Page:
Authors: Mitchell Jorstad*,
Topics: Urban Geography, Urban and Regional Planning, Transportation Geography
Keywords: Transit,Gentrification,United States,Investment,Development,Scarcity,Inadequacy
Session Type: Paper
Start / End Time: 10:00 AM / 11:40 AM
Room: Proteus, Sheraton, 8th Floor
Presentation File: No File Uploaded
America is a serious underperformer when it comes to its public transit networks. Other nations across the globe invest heavily in their public transit systems, while the US neglects its own in favor of ever-expanding road networks. This limited supply of public transportation in the US means that in many cities, property adjacent to or near a transit route can be worth substantially more than similar property without transit access. Public transit’s rarity of supply in the United States makes its access incredibly valuable and can lead to spikes in land values wherever it is built, and this is often seen in cities that have introduced new transit lines within the past decade.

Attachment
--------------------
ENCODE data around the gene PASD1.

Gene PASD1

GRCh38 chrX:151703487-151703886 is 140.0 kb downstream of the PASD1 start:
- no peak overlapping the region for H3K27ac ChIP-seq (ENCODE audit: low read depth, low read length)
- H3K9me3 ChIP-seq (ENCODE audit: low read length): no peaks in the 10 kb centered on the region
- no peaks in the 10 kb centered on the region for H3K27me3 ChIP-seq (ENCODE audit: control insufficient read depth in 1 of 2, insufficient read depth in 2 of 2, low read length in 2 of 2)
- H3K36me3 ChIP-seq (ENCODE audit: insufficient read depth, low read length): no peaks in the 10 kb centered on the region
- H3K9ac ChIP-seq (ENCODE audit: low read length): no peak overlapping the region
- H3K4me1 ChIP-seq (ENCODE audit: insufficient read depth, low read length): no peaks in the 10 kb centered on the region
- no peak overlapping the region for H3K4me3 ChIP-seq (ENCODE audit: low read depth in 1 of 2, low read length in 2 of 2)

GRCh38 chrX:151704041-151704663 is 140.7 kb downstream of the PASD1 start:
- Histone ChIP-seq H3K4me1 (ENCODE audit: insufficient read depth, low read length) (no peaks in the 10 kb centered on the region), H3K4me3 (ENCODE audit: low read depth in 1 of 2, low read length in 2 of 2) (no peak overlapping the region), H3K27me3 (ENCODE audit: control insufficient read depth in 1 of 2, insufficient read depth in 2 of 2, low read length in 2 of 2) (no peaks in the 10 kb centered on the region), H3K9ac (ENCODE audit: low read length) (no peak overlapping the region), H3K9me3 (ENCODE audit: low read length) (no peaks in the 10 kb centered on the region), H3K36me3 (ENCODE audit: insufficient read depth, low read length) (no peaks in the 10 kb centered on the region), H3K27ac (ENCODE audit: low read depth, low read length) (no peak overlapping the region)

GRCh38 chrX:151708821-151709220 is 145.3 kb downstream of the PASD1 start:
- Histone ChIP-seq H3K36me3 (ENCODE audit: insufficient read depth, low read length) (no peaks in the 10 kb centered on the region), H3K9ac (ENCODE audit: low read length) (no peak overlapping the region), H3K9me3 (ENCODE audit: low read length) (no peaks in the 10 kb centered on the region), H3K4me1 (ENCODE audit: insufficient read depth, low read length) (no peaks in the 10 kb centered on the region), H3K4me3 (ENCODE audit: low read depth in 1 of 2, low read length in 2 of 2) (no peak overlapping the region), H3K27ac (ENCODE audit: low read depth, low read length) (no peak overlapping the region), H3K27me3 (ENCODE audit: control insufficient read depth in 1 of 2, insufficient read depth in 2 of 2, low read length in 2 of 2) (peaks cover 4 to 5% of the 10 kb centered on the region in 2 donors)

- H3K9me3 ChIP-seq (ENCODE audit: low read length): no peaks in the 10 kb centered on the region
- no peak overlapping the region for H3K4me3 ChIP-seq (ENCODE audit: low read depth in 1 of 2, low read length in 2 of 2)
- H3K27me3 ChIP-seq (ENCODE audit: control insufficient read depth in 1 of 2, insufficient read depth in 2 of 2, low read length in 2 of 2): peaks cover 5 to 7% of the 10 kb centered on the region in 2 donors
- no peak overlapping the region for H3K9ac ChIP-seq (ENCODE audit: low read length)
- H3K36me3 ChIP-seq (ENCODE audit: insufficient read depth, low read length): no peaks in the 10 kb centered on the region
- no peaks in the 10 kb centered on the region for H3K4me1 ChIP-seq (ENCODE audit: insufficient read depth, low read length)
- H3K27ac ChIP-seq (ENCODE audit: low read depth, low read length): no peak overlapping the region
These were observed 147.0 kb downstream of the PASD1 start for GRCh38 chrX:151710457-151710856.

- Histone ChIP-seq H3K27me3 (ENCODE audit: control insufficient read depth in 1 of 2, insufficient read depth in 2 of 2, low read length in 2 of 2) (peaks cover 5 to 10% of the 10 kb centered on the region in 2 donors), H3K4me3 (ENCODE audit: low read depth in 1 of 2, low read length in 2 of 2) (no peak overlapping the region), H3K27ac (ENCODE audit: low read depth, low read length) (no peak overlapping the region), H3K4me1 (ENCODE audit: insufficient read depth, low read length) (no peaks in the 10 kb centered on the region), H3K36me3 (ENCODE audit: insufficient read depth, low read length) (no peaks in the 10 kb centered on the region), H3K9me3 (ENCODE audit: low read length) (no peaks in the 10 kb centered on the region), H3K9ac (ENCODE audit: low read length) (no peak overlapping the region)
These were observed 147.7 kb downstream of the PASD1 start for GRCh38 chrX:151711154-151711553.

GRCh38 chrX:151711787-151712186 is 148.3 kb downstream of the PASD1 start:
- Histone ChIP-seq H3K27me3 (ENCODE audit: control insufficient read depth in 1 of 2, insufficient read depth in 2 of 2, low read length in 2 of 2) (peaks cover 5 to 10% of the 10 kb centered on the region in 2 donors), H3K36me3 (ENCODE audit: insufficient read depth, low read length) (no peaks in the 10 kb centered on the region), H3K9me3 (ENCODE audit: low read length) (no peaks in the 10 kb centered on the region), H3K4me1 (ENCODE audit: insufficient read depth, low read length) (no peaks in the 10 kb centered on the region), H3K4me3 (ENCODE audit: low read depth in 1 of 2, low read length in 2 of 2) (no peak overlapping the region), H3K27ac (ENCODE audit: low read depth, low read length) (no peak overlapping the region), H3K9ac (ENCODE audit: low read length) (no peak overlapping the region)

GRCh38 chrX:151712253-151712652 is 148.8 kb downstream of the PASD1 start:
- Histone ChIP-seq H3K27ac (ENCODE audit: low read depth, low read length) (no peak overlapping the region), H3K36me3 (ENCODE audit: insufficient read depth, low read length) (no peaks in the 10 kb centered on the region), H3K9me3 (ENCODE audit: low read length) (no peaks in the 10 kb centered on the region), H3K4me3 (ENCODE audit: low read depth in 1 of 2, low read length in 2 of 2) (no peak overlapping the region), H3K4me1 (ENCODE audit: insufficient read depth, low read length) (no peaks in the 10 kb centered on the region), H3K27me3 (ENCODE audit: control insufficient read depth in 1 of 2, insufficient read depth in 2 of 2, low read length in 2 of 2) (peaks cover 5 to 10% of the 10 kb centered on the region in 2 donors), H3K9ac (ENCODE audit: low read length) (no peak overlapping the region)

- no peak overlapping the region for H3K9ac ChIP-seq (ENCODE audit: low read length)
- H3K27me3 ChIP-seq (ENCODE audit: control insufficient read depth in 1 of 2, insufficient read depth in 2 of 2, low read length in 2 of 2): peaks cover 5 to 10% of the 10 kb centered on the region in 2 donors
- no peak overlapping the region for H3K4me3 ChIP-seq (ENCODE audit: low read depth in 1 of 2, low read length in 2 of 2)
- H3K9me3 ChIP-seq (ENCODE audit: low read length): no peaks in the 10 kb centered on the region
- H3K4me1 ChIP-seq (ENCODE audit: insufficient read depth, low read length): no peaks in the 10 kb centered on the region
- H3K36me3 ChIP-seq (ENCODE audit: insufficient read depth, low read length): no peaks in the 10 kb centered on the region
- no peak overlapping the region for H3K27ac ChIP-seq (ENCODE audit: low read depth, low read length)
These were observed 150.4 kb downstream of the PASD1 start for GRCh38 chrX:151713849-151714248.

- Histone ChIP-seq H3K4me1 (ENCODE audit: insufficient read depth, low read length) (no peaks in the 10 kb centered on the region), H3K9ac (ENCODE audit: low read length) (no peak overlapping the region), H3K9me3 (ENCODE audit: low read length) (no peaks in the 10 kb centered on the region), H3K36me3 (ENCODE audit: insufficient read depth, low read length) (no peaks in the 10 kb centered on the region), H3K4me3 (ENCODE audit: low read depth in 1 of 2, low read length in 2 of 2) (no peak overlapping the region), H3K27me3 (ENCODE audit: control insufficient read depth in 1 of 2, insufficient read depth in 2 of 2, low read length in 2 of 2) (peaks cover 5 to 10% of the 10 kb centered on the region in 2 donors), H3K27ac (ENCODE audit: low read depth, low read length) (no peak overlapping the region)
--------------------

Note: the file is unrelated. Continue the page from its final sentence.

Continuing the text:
This effect of public transit is a double-edged sword in today’s American cities that can serve as forces both for and against construction of new transit networks. On the plus side, new transit lines can draw in new development to struggling neighborhoods, drawing private investment where it may have been absent from before. However, the spike in land prices and sudden influx of development often benefits large developers and landowners, and can lead to gentrification and displacement of current residents. Transit is in such low supply that there is incredibly high competition for the land around it, and thus not everyone can take part-and those that are excluded are sometimes those who need it most. Unfortunately, this sometimes means that new transit faces anti-gentrification opposition, even if the accessibility benefits it offers offset its gentrifying effects.